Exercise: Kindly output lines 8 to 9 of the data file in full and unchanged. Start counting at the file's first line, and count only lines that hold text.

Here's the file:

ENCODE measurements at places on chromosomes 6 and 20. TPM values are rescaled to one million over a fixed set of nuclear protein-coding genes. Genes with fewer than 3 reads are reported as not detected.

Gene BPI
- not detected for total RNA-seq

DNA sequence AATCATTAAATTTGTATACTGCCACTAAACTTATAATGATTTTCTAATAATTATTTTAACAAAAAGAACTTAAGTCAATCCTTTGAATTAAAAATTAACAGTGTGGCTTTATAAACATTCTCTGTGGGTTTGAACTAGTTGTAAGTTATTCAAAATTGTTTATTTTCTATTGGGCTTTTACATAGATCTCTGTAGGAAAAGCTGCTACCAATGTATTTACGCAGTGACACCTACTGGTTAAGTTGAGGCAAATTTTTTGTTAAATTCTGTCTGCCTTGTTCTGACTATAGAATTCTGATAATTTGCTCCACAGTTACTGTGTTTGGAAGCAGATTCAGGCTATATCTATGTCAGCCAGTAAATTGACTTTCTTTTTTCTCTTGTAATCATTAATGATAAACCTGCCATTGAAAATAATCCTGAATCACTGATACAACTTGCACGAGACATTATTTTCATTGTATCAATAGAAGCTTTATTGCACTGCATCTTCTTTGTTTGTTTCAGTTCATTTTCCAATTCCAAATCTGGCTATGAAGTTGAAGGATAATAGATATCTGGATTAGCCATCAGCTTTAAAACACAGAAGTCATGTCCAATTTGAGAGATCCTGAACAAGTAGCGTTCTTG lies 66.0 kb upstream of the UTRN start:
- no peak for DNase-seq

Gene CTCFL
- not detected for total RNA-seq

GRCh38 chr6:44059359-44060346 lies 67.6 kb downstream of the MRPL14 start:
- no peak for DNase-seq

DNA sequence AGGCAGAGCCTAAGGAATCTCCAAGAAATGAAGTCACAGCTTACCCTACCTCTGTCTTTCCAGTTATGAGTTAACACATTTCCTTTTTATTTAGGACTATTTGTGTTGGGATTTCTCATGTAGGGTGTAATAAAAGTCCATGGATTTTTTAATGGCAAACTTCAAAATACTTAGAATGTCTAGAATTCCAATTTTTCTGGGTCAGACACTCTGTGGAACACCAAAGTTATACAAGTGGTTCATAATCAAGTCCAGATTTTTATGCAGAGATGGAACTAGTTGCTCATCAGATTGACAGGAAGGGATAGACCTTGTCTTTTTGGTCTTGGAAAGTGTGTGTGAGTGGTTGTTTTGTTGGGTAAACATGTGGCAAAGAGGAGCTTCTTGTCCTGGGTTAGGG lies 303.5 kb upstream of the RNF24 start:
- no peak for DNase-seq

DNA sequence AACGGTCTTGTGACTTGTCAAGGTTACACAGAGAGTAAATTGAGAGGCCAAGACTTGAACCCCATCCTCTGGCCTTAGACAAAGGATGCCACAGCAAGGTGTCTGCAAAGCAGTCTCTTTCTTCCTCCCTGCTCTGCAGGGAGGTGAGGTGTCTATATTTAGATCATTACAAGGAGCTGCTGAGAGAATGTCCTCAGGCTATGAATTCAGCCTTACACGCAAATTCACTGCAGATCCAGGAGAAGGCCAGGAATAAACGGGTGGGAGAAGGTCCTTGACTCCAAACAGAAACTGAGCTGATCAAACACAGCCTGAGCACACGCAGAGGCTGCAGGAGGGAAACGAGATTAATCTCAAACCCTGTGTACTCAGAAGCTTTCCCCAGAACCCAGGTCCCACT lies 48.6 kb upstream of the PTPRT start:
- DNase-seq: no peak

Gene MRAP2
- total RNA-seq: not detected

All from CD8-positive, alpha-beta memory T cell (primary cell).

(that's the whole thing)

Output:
GRCh38 chr6:44059359-44060346 lies 67.6 kb downstream of the MRPL14 start:
- no peak for DNase-seq